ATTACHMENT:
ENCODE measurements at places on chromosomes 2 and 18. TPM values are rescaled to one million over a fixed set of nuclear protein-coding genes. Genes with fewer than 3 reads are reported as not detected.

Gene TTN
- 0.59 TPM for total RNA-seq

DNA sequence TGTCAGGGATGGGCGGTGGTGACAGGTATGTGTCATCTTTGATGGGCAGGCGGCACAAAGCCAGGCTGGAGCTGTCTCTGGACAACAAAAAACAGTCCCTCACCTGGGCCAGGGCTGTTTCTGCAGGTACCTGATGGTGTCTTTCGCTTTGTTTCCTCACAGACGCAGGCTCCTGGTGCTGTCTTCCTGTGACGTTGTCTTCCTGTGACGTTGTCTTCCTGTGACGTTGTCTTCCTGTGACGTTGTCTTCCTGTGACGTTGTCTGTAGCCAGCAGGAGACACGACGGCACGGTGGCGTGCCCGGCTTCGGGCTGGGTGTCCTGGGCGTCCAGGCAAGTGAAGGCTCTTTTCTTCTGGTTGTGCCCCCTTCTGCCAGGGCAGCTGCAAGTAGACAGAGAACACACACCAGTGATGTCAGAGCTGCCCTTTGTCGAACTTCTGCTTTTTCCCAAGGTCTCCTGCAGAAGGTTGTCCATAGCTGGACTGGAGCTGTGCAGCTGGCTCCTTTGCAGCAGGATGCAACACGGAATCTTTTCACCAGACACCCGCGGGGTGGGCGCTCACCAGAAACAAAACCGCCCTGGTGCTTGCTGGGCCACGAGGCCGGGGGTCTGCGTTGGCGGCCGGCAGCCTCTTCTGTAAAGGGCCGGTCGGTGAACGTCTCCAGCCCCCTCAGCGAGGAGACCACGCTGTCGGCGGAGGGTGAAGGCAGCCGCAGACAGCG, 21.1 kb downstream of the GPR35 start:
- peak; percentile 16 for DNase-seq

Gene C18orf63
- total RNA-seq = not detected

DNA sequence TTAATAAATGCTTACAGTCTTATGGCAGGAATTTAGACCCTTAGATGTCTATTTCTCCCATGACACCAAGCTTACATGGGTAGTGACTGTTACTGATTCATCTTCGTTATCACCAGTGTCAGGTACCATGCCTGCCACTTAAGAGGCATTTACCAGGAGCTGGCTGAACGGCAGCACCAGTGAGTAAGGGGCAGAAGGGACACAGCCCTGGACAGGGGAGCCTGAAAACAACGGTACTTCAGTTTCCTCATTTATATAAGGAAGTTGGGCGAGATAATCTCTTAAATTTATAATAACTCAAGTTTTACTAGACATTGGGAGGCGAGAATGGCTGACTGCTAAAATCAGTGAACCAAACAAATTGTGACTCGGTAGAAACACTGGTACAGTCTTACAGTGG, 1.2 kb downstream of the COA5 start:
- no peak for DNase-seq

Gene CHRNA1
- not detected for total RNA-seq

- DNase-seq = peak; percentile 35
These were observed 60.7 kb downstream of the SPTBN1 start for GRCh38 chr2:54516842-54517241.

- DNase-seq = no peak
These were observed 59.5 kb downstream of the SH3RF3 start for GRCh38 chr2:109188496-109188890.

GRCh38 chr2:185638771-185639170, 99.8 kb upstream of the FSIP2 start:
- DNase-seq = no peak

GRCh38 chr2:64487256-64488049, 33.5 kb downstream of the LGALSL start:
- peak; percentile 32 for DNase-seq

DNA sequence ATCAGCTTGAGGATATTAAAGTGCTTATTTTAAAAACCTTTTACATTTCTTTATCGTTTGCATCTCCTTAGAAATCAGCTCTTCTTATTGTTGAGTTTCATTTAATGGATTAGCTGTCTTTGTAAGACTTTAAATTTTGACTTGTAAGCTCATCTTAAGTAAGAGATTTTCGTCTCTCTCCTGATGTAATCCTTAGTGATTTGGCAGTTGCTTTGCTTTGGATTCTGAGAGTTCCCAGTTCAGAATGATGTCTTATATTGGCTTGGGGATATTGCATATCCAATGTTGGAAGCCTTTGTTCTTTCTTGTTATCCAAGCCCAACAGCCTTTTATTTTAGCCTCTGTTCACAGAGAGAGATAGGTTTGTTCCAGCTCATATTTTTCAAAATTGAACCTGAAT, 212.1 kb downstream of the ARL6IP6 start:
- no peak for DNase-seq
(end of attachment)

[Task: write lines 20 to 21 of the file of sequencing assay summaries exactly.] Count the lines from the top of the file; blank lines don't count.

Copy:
DNA sequence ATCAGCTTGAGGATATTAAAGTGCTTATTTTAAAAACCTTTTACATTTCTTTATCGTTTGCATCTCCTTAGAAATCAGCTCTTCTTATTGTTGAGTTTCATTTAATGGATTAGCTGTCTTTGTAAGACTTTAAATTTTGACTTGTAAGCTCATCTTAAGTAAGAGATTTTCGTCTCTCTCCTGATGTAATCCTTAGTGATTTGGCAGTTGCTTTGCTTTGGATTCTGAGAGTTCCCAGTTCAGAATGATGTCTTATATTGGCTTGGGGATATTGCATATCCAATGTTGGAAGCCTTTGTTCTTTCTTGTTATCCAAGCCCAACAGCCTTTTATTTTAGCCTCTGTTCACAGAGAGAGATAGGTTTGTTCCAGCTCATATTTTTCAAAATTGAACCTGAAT, 212.1 kb downstream of the ARL6IP6 start:
- no peak for DNase-seq